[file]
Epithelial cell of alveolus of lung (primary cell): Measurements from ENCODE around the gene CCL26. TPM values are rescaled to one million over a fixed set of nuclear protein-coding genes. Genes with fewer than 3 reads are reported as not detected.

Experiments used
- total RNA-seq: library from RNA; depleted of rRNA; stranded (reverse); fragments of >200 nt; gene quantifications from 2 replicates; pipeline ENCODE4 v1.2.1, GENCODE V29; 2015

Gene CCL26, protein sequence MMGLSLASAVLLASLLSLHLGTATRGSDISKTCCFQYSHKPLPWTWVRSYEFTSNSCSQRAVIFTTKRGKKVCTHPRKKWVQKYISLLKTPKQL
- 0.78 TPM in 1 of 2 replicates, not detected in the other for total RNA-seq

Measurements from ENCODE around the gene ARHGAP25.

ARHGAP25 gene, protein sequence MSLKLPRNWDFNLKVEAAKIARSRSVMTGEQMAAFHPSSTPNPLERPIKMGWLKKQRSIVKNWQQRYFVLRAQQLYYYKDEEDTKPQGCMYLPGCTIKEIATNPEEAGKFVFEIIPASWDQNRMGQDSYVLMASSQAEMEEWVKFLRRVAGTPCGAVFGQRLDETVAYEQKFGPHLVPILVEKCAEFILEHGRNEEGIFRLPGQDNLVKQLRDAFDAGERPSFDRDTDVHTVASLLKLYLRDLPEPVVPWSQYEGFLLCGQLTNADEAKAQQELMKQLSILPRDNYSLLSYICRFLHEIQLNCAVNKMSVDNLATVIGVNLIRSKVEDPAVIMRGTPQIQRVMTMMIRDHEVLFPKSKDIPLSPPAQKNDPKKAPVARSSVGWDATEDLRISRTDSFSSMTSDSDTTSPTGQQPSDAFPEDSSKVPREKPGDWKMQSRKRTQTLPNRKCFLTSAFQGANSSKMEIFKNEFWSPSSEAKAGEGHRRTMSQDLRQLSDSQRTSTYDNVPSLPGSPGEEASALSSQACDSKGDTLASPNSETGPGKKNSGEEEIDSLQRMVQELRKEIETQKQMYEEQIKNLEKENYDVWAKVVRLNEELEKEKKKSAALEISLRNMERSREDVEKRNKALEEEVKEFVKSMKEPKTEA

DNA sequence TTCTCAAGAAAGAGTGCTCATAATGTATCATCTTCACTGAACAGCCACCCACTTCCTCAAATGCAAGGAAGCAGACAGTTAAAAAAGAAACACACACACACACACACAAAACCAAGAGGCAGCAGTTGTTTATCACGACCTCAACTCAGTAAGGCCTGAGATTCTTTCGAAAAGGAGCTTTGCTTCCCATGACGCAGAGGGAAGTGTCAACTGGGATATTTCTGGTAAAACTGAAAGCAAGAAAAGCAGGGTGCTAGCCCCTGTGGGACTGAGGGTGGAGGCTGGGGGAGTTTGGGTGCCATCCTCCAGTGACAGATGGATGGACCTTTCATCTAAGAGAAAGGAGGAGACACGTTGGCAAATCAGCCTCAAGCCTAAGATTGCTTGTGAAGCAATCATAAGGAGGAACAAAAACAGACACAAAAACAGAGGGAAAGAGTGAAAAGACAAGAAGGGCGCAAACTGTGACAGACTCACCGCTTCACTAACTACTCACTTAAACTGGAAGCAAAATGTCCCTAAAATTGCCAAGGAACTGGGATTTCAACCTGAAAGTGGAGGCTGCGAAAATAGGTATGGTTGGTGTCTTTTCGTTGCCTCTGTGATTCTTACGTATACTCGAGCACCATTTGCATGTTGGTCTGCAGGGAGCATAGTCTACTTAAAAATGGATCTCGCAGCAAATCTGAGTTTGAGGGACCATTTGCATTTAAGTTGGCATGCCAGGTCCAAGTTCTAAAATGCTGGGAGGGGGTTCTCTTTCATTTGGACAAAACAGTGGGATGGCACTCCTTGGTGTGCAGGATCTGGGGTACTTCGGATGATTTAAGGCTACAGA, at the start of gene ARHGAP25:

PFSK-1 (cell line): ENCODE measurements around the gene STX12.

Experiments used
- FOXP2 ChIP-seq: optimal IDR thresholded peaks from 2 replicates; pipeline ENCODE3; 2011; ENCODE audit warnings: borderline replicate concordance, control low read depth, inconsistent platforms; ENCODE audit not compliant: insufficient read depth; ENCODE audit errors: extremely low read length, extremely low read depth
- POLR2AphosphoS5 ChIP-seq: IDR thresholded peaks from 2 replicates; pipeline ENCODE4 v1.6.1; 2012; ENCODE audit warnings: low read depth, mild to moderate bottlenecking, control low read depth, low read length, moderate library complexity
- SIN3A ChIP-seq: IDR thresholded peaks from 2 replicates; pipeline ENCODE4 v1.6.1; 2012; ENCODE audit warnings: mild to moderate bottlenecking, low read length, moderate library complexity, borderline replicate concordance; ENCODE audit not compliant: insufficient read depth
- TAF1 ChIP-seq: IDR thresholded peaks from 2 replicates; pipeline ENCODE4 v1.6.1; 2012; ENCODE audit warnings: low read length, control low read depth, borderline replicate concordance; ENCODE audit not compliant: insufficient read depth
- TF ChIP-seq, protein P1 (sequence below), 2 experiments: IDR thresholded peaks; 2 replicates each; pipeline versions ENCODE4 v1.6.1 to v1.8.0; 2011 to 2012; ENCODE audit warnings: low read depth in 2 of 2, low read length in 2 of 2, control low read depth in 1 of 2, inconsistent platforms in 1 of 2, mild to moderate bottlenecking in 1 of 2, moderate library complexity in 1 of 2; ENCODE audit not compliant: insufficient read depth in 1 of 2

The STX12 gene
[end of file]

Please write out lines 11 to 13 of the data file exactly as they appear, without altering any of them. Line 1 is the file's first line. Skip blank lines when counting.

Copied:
- FOXP2 ChIP-seq: optimal IDR thresholded peaks from 2 replicates; pipeline ENCODE3; 2011; ENCODE audit warnings: borderline replicate concordance, control low read depth, inconsistent platforms; ENCODE audit not compliant: insufficient read depth; ENCODE audit errors: extremely low read length, extremely low read depth
- POLR2AphosphoS5 ChIP-seq: IDR thresholded peaks from 2 replicates; pipeline ENCODE4 v1.6.1; 2012; ENCODE audit warnings: low read depth, mild to moderate bottlenecking, control low read depth, low read length, moderate library complexity
- SIN3A ChIP-seq: IDR thresholded peaks from 2 replicates; pipeline ENCODE4 v1.6.1; 2012; ENCODE audit warnings: mild to moderate bottlenecking, low read length, moderate library complexity, borderline replicate concordance; ENCODE audit not compliant: insufficient read depth